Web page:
After returning home to Kigali, Rwanda, for the last two summers, Darlene Ineza ’19 decided that this summer, her final one as a Bowdoin student, she would like to stay in Maine and work on a project that was not only relevant to her interests, but also helpful to the community.
A biochemistry major and sociology minor, Ineza focused her attention on how immigrants and refugees in Maine access healthcare. She received a Denning Summer Fellowship from the McKeen Center to collect data and conduct interviews, and recently has written up her findings and recommendations in a report, “Barriers to Healthcare Access for New Mainers,” which she is sharing with medical providers throughout the state.
She worked closely with Dr. Kathleen Fairfield ’89, a internist and health services researcher at Maine Medical Center Research Institute in Portland. Fairfield said that “Darlene did a remarkable job gathering, synthesizing, and interpreting an enormous amount of information on the issue of barriers to health care access for Maine immigrants. This work will help providers and community members better understand where we need to make improvements.”
In the report, Ineza begins her assessment from a mile-high perspective, remarking on the massive number of people who have had to flee their homes, mostly due to war and persecution. “At the end of 2017, the UNHCR [United Nations Refugee Agency] recorded a global record of 68 million forced displaced people,” she writes. Maine is not untouched by this calamity, and many refugees and immigrants have moved to the state over the past few years.
But some of the state’s systems, particularly its healthcare, have not yet fully adapted to the newcomers, she argues. “New Mainers are often escaping harrowing experiences of war and deprivation and move to the U.S. with a need for quality physical and mental health services,” Ineza writes. “Securing the best possible healthcare access and quality for immigrants not only helps them become healthier, but also speeds up their acculturation to the U.S as stable, working, civil citizens.”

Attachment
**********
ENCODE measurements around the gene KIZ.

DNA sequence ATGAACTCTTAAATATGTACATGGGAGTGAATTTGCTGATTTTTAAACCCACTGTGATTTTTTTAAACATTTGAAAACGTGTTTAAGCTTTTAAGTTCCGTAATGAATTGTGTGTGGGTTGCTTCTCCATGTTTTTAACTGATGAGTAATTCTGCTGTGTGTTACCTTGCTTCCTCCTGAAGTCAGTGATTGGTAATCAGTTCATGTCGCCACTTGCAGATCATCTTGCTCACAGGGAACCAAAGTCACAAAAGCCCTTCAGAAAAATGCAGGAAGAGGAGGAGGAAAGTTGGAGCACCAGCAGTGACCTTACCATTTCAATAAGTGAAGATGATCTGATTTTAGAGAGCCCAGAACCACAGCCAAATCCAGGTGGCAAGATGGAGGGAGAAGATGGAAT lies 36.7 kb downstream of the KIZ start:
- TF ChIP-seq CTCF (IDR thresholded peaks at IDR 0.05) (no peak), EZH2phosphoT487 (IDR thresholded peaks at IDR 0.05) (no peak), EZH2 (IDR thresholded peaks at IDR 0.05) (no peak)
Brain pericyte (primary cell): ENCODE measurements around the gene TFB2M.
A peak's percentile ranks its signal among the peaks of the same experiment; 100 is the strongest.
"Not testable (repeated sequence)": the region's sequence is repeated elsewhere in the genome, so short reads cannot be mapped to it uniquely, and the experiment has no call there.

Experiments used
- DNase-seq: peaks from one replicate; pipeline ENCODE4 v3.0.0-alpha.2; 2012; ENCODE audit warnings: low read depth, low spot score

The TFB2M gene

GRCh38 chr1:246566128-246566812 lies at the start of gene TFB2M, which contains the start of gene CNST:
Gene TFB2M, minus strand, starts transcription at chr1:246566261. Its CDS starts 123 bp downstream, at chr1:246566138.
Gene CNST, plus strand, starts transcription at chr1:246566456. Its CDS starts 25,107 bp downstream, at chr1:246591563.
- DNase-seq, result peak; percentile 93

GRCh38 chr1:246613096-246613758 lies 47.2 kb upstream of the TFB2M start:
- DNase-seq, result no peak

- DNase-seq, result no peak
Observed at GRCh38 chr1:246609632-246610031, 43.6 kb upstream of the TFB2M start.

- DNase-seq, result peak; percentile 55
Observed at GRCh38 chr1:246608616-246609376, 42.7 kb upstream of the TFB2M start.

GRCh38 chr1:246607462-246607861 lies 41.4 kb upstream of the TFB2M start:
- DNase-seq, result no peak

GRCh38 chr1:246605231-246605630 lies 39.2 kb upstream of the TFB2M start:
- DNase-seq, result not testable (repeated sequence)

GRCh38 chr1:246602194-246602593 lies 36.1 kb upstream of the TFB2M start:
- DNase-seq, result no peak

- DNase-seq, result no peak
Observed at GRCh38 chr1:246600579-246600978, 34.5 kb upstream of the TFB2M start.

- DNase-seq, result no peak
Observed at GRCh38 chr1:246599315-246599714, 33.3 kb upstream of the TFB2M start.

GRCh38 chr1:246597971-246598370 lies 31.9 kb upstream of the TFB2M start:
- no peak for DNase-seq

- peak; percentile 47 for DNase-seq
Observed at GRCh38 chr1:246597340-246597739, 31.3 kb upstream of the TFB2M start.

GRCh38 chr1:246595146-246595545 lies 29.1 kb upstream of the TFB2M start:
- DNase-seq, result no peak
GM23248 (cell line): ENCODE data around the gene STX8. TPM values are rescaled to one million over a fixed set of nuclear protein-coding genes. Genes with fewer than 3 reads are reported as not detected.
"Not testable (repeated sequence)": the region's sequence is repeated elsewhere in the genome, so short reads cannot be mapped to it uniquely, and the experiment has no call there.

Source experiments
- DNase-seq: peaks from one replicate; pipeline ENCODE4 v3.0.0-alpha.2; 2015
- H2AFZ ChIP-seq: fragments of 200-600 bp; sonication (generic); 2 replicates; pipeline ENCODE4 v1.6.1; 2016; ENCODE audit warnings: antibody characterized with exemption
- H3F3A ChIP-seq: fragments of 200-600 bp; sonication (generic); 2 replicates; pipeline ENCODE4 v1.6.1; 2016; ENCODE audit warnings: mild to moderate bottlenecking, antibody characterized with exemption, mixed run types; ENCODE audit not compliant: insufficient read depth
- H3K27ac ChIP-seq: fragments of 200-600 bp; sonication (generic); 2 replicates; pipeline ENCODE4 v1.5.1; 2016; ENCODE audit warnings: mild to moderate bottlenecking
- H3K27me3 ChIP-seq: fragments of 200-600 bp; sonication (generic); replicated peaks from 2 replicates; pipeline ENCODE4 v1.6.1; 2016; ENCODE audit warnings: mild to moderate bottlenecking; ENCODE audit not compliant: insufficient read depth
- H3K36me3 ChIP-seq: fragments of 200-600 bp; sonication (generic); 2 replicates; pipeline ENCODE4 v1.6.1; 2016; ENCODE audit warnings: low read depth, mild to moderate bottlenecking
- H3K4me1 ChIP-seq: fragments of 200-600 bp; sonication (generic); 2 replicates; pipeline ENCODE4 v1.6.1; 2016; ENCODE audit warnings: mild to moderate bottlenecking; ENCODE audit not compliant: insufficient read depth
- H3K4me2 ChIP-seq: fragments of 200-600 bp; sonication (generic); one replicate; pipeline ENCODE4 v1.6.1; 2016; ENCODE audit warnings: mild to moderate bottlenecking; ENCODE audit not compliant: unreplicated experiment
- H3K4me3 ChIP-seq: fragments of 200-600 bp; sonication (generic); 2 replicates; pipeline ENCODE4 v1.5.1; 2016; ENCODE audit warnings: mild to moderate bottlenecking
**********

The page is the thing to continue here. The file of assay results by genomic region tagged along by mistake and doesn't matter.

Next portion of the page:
Now that the summer chapter of her research has concluded, Ineza is continuing to investigate marginalized patients’ access to healthcare in an independent study. But she has shifted her focus from Maine to her home country, which, almost a quarter century later, is still rebuilding from the aftermath of its civil war and genocide.
“I want to see how during 1994, during the war and after, Rwandan women’s health was affected—how women were affected differently in the conflict,” Ineza said. This work also builds on an internship she had in 2017 with Partners in Health in Kigali, Rwanda, an experience supported by a Preston Public Interest Career Fund Grant from Bowdoin Career Planning.
Her current research is being advised by Nancy Riley, who is Bowdoin’s A. Myrick Freeman Professor of Social Sciences.
Though she was not yet born when hundreds of thousands were killed in the genocide, and families and communities were torn apart, Ineza said she, like every Rwandan, still carries the history close.
While it is very likely she will attend medical school abroad, Ineza is adamant about returning to Rwanda after earning her M.D. to practice pediatric or OB-GYN medicine. “I think that is where I will be the most useful,” she said. “Rwandan youth have a determination to do better, and help our country develop. We recognize all the hard work it has taken to recover since 1994, and that is why we have this urge to give back to the community.”